However his decision to remove Jack Kent Cooke’s name from the stadium in November 1999 sent shockwaves through the sports industry. In a deal that blew the covers off the door of previous stadium corporate naming rights, Snyder announced a 27-year, $205 million agreement with FedEx. Six years after the agreement was signed, the $7.6 million annual fee FedEx pays the Redskins remains the industry standard (since topped by the $10 million Reliant Energy pays the Houston Texans), but still an agreement that has stood the test of time. What drove the fees FedEx was prepared to pay six years ago was a willingness on Snyder’s part to re-brand the entire stadium. The game day staff, signage, everything in and around the facility would bear the FedEx look.

"We believe FedEx Field will offer tremendous visibility for our company and services," said FedEx Executive Vice President, Market Development, T. Michael Glenn when the deal was announced. "Our global leadership in express transportation has been built on the attributes of speed, reliability, quality, technology and teamwork and we are proud to partner with an organization, a team and a facility which embody these attributes."

Stephen T. Baldacci, President of the Washington Redskins, said when the mega deal was announced, "When the Washington Redskins elected to seek a partner for our stadium name, our goal was to join forces with a globally recognized brand that understood the potential power of the relationship. FedEx was always our number one choice and clearly meets that goal. We also sought a partner that shares our long-term vision of what the Washington Redskins stand for in the community. There will be many examples of these standards in the years to come."

Snyder had made his fortune with Snyder Communications Inc., the world's largest direct marketer. Snyder Communications provides customer relationship management, sales support and public relations services. It had 1998 revenue of $815.3 million. More so then the other 31 NFL owners, when 1999 ended and a new century began the new owner of the Washington Redskins understood marketing, sales and how important customer service is in building a company and a brand.

From day one Daniel Snyder understood the Redskins could be a money making machine, especially if he focused his efforts on improving the teams stadium.

With 80,116 seats, Jack Kent Cooke Stadium became the largest stadium in the NFL, when it hosted its first NFL game on September 14, 1997. Three tiers of red and yellow seats circle the entire playing field. Two video-boards are located beyond both endzones.

Soon after Snyder’s purchase was approved by NFL owners, he invested $35 million in improvements at FedEx Field. Another $20 million of improvements were completed in time for the 2000 season, which included a new owners club suite level, escalators to the upper deck, and additional seats were added. FedEx Field has many amenities including several restaurants that overlook the field and a Redskins Hall of Fame. In less then one year, Snyder who had already paid a record $800 million for the team and the stadium invested an additional $55 million in the franchise.

Seven years after buying the Redskins for $800 million Forbes Magazine released its 2006 NFL franchise financial valuations and pegged the value of the Redskins at $1.423 billion, the highest value Forbes has ever assigned to a sports franchise. The Redskins became the first sports franchise to eclipse the billion dollar mark in value a year ago.

Forbes determined their breakdown using the following variables: sport $549 million (39 %), market $390 million (27%), stadium $354 million (25%) and brand management $130 million (9%)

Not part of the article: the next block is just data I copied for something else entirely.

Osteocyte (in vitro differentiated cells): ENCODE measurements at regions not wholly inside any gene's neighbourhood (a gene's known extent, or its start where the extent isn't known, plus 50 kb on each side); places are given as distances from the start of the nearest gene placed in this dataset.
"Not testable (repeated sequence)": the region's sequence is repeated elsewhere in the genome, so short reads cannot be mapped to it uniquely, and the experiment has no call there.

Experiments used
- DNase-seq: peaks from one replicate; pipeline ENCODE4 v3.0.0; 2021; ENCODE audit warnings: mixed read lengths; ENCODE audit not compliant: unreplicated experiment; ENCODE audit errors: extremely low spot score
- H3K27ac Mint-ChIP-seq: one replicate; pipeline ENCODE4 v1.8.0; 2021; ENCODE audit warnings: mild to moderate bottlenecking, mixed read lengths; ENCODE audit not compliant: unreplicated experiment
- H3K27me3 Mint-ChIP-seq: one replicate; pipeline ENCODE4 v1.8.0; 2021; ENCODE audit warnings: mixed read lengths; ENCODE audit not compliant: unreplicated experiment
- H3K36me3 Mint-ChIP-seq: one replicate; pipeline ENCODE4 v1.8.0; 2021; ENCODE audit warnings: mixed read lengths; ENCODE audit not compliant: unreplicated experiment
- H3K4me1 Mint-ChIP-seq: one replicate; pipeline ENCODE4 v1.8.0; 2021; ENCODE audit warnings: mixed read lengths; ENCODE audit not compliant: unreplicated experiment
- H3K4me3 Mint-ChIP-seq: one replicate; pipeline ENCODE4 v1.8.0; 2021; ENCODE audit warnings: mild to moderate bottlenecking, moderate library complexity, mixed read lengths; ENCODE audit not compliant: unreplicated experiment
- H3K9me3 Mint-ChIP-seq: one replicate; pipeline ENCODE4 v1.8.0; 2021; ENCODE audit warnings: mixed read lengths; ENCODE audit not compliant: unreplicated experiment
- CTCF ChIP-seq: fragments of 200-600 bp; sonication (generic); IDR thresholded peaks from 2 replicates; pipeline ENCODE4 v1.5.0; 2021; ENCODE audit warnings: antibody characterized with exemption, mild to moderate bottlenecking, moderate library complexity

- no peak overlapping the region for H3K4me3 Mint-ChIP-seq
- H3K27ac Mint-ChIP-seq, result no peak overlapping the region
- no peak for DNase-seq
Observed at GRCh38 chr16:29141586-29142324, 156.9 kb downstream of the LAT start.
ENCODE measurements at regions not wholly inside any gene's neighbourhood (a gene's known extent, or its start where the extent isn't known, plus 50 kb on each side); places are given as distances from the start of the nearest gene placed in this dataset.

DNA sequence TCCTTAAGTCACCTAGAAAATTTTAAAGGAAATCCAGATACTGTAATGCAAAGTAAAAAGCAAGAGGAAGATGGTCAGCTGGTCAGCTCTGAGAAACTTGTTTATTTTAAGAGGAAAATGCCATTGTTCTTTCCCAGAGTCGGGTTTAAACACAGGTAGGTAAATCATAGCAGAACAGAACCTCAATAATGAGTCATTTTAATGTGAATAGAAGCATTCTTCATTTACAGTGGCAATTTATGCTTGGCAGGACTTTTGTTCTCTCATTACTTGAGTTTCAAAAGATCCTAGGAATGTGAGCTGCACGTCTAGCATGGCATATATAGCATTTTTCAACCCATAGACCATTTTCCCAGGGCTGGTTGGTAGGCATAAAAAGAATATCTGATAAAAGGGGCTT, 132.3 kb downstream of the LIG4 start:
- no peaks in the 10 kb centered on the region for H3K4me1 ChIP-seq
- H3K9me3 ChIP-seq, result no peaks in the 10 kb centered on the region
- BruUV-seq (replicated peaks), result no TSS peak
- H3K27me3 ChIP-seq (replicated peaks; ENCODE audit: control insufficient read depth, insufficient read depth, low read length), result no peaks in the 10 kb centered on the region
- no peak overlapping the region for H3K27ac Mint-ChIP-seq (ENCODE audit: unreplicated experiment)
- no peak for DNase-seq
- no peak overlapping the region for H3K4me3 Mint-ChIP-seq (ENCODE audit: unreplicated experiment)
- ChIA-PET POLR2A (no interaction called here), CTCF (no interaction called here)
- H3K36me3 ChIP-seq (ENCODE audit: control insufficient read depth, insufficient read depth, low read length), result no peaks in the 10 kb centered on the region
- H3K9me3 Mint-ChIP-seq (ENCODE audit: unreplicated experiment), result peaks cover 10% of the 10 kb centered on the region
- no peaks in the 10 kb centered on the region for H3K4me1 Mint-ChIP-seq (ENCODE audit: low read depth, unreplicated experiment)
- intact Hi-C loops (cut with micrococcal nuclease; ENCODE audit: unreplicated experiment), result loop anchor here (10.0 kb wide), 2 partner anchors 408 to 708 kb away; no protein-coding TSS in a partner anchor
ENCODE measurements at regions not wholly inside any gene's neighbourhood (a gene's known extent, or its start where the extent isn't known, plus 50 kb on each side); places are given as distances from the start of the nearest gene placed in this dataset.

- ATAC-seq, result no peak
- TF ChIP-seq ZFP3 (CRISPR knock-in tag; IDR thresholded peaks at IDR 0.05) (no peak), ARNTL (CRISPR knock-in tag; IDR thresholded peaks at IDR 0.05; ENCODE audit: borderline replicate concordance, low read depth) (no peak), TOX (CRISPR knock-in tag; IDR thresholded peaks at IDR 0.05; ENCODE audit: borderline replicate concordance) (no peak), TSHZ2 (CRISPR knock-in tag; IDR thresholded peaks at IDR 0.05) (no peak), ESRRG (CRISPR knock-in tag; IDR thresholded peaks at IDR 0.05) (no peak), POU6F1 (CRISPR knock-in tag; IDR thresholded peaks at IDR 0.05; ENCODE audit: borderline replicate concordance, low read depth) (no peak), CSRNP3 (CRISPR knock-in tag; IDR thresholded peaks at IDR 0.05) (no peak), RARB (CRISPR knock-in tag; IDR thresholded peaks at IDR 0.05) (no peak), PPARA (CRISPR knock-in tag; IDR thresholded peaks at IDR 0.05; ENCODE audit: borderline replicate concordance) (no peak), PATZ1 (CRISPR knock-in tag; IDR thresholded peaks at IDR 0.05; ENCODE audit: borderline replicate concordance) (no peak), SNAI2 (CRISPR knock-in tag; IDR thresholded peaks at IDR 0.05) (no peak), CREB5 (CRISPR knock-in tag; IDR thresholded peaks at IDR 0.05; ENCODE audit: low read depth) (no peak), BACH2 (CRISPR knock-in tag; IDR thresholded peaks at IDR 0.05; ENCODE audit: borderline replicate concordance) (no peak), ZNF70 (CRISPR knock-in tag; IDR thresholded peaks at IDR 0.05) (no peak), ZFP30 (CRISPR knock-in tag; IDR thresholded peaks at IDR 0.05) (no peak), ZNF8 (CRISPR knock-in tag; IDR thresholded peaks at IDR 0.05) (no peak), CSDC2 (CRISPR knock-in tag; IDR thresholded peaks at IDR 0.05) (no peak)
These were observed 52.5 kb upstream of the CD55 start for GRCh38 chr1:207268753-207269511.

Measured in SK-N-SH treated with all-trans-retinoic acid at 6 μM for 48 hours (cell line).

Sport: Portion of franchise's value attributable to revenue shared among all teams. Market: Portion of franchise's value attributable to its city and market size. Stadium: Portion of franchise's value attributable to its stadium. Brand Management: Portion of franchise's value attributable to the management of its brand.

Since buying the Redskins, Snyder has added 10,000 seats and now has the biggest stadium in the NFL by far. He's not adding cheap seats either. Roughly 800 of the seats are deemed lounge or "dream" seats, costing about $400 a game. Fresh off the team's first playoff appearance since 1999, the 'Skins are raising general admission ticket prices for the first time in four years. Seat prices jumped 39 percent for the 2006 season, and parking went up to $35 from $25. The teams’ average ticket price stands at $68.

Never one to sit by and rest of his laurels, Snyder continues to push his envelop. Earlier in the year, Snyder gained control of Six Flags theme parks (actually Snyder took control in December 2005). Six Flags had more then $2 billion in debt on its books in February. That didn’t deter Snyder, who promptly hired ESPN executive Mark Shapiro, 35, as his CEO. Once again as was the case when he bought the Redskins, Snyder cleaned house with Six Flags.

Last week, days after media mogul Sumner M. Redstone cut ties with Tom Cruise for his off-screen conduct, Snyder reached a two-year deal with Cruise's production company to pay between $3 million and $10 million annually for development and overhead costs in exchange for the opportunity to finance film projects and to profit from any hit movies.

The true test of successful business people is in their innate ability to take calculated risks. They look before they leap, but they’re always prepared to take that jump when most people fear looking over the ledge. In seven years Daniel Snyder has increased the value of the Redskins by more then a billion. Daniel Snyder doesn’t just dream, he dreams big and bigger. He may be short, he may at times be called the Napoleon of the National Football League, but be very sure when all is said and done, Daniel Snyder has made a great deal of money for himself, the Redskins brand and the 31 other NFL owners. Hail to the Redskins and Hail to Daniel Snyder’s business acumen.

For Sports Business News this is Howard Bloom. Sources cited in this Insider Report: The New York Times